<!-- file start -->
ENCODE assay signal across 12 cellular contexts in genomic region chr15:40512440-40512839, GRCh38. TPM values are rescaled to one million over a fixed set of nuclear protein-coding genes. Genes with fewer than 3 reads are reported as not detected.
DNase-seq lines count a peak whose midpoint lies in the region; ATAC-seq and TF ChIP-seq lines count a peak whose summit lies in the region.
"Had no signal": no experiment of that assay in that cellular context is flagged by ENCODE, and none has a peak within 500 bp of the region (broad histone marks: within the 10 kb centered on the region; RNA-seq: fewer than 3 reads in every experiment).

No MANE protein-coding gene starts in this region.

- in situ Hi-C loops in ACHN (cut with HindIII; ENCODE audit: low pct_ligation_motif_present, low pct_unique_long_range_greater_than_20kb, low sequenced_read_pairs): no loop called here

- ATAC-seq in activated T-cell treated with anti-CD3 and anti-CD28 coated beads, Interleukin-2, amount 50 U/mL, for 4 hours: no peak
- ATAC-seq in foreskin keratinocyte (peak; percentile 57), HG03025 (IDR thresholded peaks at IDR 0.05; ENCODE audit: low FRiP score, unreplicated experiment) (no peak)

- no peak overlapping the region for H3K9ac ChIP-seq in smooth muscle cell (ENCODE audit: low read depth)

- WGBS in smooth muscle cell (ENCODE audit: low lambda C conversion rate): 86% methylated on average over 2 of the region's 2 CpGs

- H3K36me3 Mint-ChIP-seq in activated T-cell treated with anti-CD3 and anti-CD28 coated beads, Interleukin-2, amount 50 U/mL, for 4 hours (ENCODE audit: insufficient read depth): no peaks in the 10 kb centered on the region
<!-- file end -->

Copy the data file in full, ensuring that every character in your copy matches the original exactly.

ENCODE assay signal across 12 cellular contexts in genomic region chr15:40512440-40512839, GRCh38. TPM values are rescaled to one million over a fixed set of nuclear protein-coding genes. Genes with fewer than 3 reads are reported as not detected.
DNase-seq lines count a peak whose midpoint lies in the region; ATAC-seq and TF ChIP-seq lines count a peak whose summit lies in the region.
"Had no signal": no experiment of that assay in that cellular context is flagged by ENCODE, and none has a peak within 500 bp of the region (broad histone marks: within the 10 kb centered on the region; RNA-seq: fewer than 3 reads in every experiment).

No MANE protein-coding gene starts in this region.

- in situ Hi-C loops in ACHN (cut with HindIII; ENCODE audit: low pct_ligation_motif_present, low pct_unique_long_range_greater_than_20kb, low sequenced_read_pairs): no loop called here

- ATAC-seq in activated T-cell treated with anti-CD3 and anti-CD28 coated beads, Interleukin-2, amount 50 U/mL, for 4 hours: no peak
- ATAC-seq in foreskin keratinocyte (peak; percentile 57), HG03025 (IDR thresholded peaks at IDR 0.05; ENCODE audit: low FRiP score, unreplicated experiment) (no peak)

- no peak overlapping the region for H3K9ac ChIP-seq in smooth muscle cell (ENCODE audit: low read depth)

- WGBS in smooth muscle cell (ENCODE audit: low lambda C conversion rate): 86% methylated on average over 2 of the region's 2 CpGs

- H3K36me3 Mint-ChIP-seq in activated T-cell treated with anti-CD3 and anti-CD28 coated beads, Interleukin-2, amount 50 U/mL, for 4 hours (ENCODE audit: insufficient read depth): no peaks in the 10 kb centered on the region